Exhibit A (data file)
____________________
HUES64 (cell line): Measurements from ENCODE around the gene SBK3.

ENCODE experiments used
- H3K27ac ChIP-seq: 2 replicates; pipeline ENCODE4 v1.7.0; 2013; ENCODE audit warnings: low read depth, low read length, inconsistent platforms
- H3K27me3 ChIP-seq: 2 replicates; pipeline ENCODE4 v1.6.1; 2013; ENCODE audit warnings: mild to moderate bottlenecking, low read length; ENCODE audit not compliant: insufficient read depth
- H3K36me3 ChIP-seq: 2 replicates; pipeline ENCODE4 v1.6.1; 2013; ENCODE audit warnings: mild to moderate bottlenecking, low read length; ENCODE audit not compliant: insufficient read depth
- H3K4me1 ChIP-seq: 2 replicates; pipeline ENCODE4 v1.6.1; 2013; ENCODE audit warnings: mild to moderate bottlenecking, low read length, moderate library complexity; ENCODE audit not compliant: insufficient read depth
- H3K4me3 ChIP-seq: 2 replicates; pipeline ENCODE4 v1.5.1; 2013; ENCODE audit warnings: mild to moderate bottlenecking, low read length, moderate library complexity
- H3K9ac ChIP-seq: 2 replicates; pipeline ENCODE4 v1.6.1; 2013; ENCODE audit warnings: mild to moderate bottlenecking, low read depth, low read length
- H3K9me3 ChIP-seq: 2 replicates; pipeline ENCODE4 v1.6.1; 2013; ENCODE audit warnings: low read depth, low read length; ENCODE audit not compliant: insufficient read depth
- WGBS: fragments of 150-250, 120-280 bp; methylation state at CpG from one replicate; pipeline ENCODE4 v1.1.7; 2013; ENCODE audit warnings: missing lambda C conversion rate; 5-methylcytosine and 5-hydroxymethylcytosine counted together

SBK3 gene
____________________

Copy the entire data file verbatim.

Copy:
HUES64 (cell line): Measurements from ENCODE around the gene SBK3.

ENCODE experiments used
- H3K27ac ChIP-seq: 2 replicates; pipeline ENCODE4 v1.7.0; 2013; ENCODE audit warnings: low read depth, low read length, inconsistent platforms
- H3K27me3 ChIP-seq: 2 replicates; pipeline ENCODE4 v1.6.1; 2013; ENCODE audit warnings: mild to moderate bottlenecking, low read length; ENCODE audit not compliant: insufficient read depth
- H3K36me3 ChIP-seq: 2 replicates; pipeline ENCODE4 v1.6.1; 2013; ENCODE audit warnings: mild to moderate bottlenecking, low read length; ENCODE audit not compliant: insufficient read depth
- H3K4me1 ChIP-seq: 2 replicates; pipeline ENCODE4 v1.6.1; 2013; ENCODE audit warnings: mild to moderate bottlenecking, low read length, moderate library complexity; ENCODE audit not compliant: insufficient read depth
- H3K4me3 ChIP-seq: 2 replicates; pipeline ENCODE4 v1.5.1; 2013; ENCODE audit warnings: mild to moderate bottlenecking, low read length, moderate library complexity
- H3K9ac ChIP-seq: 2 replicates; pipeline ENCODE4 v1.6.1; 2013; ENCODE audit warnings: mild to moderate bottlenecking, low read depth, low read length
- H3K9me3 ChIP-seq: 2 replicates; pipeline ENCODE4 v1.6.1; 2013; ENCODE audit warnings: low read depth, low read length; ENCODE audit not compliant: insufficient read depth
- WGBS: fragments of 150-250, 120-280 bp; methylation state at CpG from one replicate; pipeline ENCODE4 v1.1.7; 2013; ENCODE audit warnings: missing lambda C conversion rate; 5-methylcytosine and 5-hydroxymethylcytosine counted together

SBK3 gene